Discovery of brain cell that combines traits of two others

  • 2 Min To Read
  • 8 months ago

A new type of brain cell has been discovered, called a glutamatergic astrocyte, which could provide insight into the development of neurodegenerative conditions like Parkinson's disease. Typically, brain cells are categorized into neurons and glia, with neurons communicating across synapses and glia using a different signaling method. However, two decades ago, researchers discovered that some glia could also use synaptic-like transmission to communicate. This finding was met with controversy, but a recent study has confirmed the presence of glia that can participate in synaptic transmission.

Using data on gene production in mouse cells, researchers found clusters of astrocytes in the hippocampus region of the brain that appeared to possess the ability to engage in synaptic transmission. These cells released the neurotransmitter glutamate, which is the most common neurotransmitter in the brain. The researchers referred to these cells as glutamatergic astrocytes and found similar protein signatures in non-neuronal cells in humans.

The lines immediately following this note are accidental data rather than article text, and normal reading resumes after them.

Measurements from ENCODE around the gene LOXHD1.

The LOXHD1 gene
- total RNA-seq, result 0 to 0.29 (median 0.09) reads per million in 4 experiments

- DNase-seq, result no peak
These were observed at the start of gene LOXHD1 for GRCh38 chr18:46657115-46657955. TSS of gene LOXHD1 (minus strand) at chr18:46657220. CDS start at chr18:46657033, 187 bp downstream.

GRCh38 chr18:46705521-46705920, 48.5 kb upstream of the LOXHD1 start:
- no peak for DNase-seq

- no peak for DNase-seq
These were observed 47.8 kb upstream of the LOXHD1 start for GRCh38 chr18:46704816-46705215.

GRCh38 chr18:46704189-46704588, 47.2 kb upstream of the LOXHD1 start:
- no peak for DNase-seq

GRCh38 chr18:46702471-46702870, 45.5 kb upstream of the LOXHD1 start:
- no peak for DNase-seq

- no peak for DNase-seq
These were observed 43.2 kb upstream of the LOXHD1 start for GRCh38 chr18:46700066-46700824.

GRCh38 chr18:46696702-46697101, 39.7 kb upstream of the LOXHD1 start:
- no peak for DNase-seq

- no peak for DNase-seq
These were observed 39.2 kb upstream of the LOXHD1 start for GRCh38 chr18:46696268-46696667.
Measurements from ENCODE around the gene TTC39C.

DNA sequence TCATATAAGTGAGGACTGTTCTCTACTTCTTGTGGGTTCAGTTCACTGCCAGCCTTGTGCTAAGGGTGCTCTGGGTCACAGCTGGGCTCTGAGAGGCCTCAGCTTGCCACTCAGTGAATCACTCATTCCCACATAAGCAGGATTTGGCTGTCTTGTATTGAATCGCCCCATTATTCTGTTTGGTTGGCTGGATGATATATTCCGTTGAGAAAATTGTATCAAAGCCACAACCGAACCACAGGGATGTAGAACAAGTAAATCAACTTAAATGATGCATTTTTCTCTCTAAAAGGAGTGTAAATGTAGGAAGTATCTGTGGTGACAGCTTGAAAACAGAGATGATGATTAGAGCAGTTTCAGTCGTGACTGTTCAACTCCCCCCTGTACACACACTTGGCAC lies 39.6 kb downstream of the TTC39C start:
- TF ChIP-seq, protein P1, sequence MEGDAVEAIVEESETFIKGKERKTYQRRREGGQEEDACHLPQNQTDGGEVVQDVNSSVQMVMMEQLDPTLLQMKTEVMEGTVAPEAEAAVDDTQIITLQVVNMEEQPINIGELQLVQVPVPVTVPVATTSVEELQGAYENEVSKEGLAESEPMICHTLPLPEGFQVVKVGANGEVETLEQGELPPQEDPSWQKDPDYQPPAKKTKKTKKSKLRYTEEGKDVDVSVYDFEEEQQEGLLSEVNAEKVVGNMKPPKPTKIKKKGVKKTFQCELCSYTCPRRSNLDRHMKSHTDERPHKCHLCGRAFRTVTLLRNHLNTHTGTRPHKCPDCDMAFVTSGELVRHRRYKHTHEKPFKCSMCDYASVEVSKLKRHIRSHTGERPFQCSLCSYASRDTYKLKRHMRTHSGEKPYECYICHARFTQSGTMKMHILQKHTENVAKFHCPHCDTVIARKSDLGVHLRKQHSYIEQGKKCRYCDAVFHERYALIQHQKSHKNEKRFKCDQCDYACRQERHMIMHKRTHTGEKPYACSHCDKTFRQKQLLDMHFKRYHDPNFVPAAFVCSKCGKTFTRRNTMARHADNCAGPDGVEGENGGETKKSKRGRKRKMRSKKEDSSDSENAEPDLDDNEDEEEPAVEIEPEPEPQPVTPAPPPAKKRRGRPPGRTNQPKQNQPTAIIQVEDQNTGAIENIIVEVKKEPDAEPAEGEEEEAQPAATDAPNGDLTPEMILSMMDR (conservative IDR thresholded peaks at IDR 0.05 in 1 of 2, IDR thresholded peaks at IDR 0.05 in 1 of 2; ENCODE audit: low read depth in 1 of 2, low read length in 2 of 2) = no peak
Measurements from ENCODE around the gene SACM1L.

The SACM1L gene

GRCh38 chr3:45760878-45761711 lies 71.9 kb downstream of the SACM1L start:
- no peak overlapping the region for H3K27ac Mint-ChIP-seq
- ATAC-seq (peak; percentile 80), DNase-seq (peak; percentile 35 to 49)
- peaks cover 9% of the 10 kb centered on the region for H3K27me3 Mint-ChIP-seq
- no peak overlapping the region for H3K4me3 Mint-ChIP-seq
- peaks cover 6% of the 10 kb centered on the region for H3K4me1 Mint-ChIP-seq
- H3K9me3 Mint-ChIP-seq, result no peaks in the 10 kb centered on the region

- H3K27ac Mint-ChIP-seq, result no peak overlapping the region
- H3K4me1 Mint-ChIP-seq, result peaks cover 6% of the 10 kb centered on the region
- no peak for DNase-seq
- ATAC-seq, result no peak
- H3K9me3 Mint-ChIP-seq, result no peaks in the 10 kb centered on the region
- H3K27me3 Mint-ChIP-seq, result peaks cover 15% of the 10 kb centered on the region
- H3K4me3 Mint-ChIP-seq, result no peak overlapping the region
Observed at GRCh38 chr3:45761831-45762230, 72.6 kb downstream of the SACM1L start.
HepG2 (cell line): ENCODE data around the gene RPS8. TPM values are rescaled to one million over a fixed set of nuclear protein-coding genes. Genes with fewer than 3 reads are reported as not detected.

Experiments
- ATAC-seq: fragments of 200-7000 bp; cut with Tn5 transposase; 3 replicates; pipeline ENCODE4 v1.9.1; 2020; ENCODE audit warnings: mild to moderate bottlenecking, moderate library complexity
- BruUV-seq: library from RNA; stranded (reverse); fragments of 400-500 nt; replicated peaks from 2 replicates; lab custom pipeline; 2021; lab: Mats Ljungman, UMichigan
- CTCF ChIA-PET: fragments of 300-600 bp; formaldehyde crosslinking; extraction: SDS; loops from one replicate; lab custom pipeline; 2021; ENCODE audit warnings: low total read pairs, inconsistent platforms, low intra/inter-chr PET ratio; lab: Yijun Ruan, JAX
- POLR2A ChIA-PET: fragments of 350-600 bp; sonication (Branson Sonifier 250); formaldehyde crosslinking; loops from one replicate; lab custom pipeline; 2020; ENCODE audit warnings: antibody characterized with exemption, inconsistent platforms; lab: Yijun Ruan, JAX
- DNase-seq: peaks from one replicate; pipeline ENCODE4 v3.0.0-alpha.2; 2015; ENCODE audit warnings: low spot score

The purpose of glia communicating via synaptic transmission is still unclear, but researchers speculate that it may lead to better signal coordination. Astrocytes can be in contact with thousands to millions of synapses, allowing signals to spread in a more coordinated manner. These cells are also found in brain circuits involved in movement, which degenerate in Parkinson's disease. Understanding these cells could potentially provide valuable insights into treating the condition.

While the exact prevalence of these cells in the brain is unknown, further research in this area could shed light on the development of neurodegenerative conditions and potentially lead to new treatment strategies. The discovery of these glutamatergic astrocytes highlights the complexity and intricacy of brain cells and their communication methods.


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